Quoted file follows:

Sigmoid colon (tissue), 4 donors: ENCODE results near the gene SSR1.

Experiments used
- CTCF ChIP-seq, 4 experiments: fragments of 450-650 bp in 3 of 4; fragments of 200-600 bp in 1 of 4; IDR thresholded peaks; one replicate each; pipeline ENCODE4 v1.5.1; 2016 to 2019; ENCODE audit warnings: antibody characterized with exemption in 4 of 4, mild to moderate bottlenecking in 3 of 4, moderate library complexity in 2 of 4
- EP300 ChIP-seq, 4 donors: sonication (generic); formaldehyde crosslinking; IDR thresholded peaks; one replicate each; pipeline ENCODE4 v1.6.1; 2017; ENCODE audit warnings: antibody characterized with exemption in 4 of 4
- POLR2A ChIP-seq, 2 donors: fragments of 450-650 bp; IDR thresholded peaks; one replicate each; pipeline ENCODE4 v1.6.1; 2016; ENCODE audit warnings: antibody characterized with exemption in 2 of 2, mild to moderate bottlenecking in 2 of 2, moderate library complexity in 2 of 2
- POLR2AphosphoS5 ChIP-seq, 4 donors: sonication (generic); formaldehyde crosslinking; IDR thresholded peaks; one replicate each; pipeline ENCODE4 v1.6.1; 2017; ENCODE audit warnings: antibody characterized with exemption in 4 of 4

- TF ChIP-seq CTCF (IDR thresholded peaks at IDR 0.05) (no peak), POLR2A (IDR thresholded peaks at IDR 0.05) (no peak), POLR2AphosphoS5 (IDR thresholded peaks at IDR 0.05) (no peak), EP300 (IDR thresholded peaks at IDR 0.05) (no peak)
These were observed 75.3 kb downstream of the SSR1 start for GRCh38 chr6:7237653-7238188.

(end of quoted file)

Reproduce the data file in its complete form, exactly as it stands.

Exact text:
Sigmoid colon (tissue), 4 donors: ENCODE results near the gene SSR1.

Experiments used
- CTCF ChIP-seq, 4 experiments: fragments of 450-650 bp in 3 of 4; fragments of 200-600 bp in 1 of 4; IDR thresholded peaks; one replicate each; pipeline ENCODE4 v1.5.1; 2016 to 2019; ENCODE audit warnings: antibody characterized with exemption in 4 of 4, mild to moderate bottlenecking in 3 of 4, moderate library complexity in 2 of 4
- EP300 ChIP-seq, 4 donors: sonication (generic); formaldehyde crosslinking; IDR thresholded peaks; one replicate each; pipeline ENCODE4 v1.6.1; 2017; ENCODE audit warnings: antibody characterized with exemption in 4 of 4
- POLR2A ChIP-seq, 2 donors: fragments of 450-650 bp; IDR thresholded peaks; one replicate each; pipeline ENCODE4 v1.6.1; 2016; ENCODE audit warnings: antibody characterized with exemption in 2 of 2, mild to moderate bottlenecking in 2 of 2, moderate library complexity in 2 of 2
- POLR2AphosphoS5 ChIP-seq, 4 donors: sonication (generic); formaldehyde crosslinking; IDR thresholded peaks; one replicate each; pipeline ENCODE4 v1.6.1; 2017; ENCODE audit warnings: antibody characterized with exemption in 4 of 4

- TF ChIP-seq CTCF (IDR thresholded peaks at IDR 0.05) (no peak), POLR2A (IDR thresholded peaks at IDR 0.05) (no peak), POLR2AphosphoS5 (IDR thresholded peaks at IDR 0.05) (no peak), EP300 (IDR thresholded peaks at IDR 0.05) (no peak)
These were observed 75.3 kb downstream of the SSR1 start for GRCh38 chr6:7237653-7238188.